Lmg gender webinar


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  • To start this webinar on Gender and the LMG project, I want to first define what gender is and what gender equality means. This is to make sure that when we speak about gender we refer to both men and women and not women only. However even though we do speak about men and women in relation to gender, this presentation focuses primarily on women because we are speaking about health systems where the major beneficiaries and the major providers of care are women. In moving to the definition of gender equality, we again have to include men and women because when gender equality exists, both men and women benefit from it and not women alone. However again in this presentation we are going to speak about the roles and responsibilities of women in the health sector and their location within that framework to understand their challenges. Gender discrimination in the health workforce has serious implications for the long term strength of health systems.
  • An overview of the conditions of women in the health workforce will outline the challenges women have as the starting point for out discussion. This will be followed by strategic approaches that the LMG project is going to use over all its activities to ensure that gender is mainstreamed into all our activities. The presentation will also discuss how the LMG project is aligned with global mandates and talk about approaches it will take towards mainstreaming gender in particular focus areas. To conduct this webinar, an extensive literature search was conducted and a summary of the findings will be presented. Finally the LMG framework for gender in health systems will be presented based on the WHO framework for leadership and management. Governance is one of the most important aspects of this project therefore the intersection between governance and gender is also discussed. Finally two case studies will be presented to demonstrate the need to address gender issues and their impact on health systems and health outcomes.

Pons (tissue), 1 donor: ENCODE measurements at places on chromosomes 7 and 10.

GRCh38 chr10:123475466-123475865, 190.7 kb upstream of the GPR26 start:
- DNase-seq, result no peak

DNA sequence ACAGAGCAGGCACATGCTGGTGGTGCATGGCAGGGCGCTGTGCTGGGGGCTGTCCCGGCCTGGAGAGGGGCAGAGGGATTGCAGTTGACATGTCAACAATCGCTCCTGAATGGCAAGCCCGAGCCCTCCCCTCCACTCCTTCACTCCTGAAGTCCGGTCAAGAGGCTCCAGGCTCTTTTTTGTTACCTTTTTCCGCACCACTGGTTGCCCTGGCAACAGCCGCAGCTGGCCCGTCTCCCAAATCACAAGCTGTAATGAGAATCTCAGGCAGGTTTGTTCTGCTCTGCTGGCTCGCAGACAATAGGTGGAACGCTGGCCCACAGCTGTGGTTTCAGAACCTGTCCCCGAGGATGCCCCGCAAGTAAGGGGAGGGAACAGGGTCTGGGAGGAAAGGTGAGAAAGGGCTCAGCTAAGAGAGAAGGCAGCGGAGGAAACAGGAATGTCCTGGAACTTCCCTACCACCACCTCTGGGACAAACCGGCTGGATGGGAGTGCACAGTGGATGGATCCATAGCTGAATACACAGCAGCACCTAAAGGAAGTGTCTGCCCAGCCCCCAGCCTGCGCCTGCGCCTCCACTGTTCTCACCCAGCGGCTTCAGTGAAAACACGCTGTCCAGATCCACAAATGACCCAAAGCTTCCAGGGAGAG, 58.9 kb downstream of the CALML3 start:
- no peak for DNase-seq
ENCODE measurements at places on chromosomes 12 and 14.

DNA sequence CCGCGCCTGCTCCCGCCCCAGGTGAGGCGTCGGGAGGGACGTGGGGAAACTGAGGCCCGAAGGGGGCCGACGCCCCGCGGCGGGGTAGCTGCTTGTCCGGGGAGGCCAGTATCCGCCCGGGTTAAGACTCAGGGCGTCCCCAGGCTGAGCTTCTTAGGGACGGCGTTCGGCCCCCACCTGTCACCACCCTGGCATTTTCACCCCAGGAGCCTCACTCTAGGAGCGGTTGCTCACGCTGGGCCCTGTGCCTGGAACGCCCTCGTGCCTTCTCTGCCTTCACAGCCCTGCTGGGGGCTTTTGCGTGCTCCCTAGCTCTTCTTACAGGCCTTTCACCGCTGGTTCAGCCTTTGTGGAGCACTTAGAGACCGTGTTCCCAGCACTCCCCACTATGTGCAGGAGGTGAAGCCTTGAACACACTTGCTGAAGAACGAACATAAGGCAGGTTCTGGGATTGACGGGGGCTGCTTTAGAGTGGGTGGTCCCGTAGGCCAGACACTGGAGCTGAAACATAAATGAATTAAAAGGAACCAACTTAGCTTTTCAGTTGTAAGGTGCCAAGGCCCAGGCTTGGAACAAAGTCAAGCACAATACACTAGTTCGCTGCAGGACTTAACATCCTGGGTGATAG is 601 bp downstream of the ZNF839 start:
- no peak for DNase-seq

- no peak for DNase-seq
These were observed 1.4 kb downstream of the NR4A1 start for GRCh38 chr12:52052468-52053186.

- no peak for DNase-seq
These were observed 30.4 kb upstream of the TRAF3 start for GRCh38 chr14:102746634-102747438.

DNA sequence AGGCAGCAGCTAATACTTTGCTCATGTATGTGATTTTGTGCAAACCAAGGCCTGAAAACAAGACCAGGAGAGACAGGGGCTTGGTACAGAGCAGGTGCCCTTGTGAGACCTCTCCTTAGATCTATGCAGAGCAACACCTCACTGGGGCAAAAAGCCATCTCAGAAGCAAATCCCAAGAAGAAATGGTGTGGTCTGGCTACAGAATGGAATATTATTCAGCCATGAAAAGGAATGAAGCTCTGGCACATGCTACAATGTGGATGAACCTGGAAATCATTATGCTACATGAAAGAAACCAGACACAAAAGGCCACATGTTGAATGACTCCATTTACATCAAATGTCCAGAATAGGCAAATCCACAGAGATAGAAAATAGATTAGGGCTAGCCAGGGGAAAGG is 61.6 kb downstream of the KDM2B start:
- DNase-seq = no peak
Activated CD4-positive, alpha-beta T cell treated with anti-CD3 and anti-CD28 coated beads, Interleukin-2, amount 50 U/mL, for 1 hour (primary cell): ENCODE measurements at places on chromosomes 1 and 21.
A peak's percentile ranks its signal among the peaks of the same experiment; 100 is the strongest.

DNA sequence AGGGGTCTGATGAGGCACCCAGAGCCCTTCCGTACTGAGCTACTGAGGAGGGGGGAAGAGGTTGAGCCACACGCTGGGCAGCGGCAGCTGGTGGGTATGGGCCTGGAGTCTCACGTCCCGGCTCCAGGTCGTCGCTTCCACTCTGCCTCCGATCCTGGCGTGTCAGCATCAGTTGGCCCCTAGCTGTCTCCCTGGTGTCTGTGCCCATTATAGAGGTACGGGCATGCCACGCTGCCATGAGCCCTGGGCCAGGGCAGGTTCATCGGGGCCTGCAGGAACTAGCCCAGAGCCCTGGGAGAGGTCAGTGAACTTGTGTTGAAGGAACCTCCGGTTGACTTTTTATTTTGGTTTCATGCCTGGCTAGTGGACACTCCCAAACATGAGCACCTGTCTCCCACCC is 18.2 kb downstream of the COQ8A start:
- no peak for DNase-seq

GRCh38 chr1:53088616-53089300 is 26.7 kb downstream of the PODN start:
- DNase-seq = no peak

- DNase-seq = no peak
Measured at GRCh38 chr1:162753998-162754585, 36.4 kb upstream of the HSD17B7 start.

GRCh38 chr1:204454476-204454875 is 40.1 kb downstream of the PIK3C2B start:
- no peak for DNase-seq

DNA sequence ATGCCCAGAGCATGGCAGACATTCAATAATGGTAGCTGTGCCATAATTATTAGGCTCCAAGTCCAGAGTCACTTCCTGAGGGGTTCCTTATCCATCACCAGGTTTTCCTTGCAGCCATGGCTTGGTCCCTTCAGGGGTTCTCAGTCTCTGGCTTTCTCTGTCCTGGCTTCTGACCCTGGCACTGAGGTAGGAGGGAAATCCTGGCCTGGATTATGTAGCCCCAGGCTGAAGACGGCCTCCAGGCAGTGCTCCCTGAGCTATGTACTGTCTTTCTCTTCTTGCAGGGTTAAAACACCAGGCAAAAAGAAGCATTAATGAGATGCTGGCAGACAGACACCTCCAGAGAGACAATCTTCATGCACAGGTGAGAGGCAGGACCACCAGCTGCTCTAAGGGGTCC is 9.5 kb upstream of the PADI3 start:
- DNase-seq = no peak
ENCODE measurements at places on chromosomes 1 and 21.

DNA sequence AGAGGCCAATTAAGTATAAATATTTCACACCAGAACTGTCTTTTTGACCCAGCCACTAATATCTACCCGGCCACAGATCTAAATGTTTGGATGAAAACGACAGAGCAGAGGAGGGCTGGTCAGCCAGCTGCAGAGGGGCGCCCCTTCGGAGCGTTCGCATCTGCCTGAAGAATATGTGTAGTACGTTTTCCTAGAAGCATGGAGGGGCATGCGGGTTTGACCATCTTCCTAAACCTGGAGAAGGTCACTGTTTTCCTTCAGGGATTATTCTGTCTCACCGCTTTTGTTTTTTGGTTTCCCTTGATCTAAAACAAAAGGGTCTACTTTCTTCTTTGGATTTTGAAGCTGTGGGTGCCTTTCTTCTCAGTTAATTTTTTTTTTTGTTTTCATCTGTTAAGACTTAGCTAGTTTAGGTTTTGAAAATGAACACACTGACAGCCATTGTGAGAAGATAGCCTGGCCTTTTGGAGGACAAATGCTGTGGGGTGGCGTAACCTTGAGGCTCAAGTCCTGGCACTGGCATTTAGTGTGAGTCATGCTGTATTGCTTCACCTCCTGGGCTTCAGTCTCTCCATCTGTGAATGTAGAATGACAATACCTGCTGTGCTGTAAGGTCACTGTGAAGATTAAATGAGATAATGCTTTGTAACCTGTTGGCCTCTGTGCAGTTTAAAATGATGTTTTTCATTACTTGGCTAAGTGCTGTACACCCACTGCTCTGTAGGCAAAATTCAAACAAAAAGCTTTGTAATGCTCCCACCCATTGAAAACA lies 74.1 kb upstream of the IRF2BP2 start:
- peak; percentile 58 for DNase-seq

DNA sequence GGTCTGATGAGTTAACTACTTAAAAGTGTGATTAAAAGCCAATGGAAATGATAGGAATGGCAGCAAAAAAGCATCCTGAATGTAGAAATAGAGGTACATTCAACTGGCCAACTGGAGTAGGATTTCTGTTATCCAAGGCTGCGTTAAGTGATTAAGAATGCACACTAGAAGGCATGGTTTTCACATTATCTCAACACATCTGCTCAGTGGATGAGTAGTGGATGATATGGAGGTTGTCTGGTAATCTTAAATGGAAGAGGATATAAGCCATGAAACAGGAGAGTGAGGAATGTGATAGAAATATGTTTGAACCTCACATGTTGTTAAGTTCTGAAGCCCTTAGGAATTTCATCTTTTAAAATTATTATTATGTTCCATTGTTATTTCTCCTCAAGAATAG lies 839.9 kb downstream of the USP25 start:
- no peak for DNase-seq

• Gender influences how work is recognized, valued, and supported.There are different consequences for men and womenProfessional level: career trajectories, pay, training, other technical resources, and access to professional networksPersonal level: personal safety, stress, autonomy, self-esteem, family and other social relationshipsWhere there is no equity health system outcomes are unproductive and they restrain the true capacity of individuals working in the health sector.Less likely to hold decision making and leadership positions. Earlier that women are the major providers and consumers of health care both in the formal and informal health systems either as voluntary health workers in the community, care providers in the home or front line workers. Data for developing countries shows that leadership and decision making roles are mostly occupied by males. They face discrimination either because they are married or because they are not married and areConform to male work models which does not take into account their reproductive and family roles. Oftentimes they are subject to harassment or sexual violence as health workers. This has been studied in many countries and is widely reported to be a problem for women health workers particularly at the lower level.
  • As a result of these concrete situations that women face as health provider the LMG project hopes to address gender through the following:What is the environment like for women working in health systemsHow do we raise awareness among men and women to break negative patterns of gender equityHow do you link gender equity to better health outcomes for all (including men and women)How do you build the capacity of women to lead manage and govern. This includes both working with women who are already working in the health system but also new ones through pre-service trainingIf gender is used as a tool for analysis then it can be a cross cutting issueBuilding evidence beyond anecdotes is also an important aspect of the LMG project. It used to surprise me in Ethiopia that when I went to a health center I would know before I spoke to anyone if the manager of the center was a man or a woman. This is not to stereotype one or the other but both men and women bring particular attributes and potential to the project that needs to be harnessed. In order to do that evidence must be collected beyond anectodes and my observation. Last but not least the issue of governance if of paramount interest. This will be discussed later but in the context of gender we need to go beyond formal institutions and look at governance in how communities are able to exercise choice, have a voice individually and collectively.
  • Three focus areas have been identified for the LMG projectTraining and Capacity Building…..men and women should have core competencies on gender to promote transformational change in organizations and systems. A critical mass of men and women is needed to achieve this objective. Research and Knowledge Exchange: A lot of the evidence is now in showing how important Leadership and Management is and is relationship to gender. It is now time to start looking at the HOW to do it. MSH’s experience on how will be an important foundation to address this question. Advocacy and Partnership: The need to address gender issues in the health workforce will require the collective efforts of government, donors and civil society groups and therefore this aspect of the LMG project will be critical to any success that will be attained.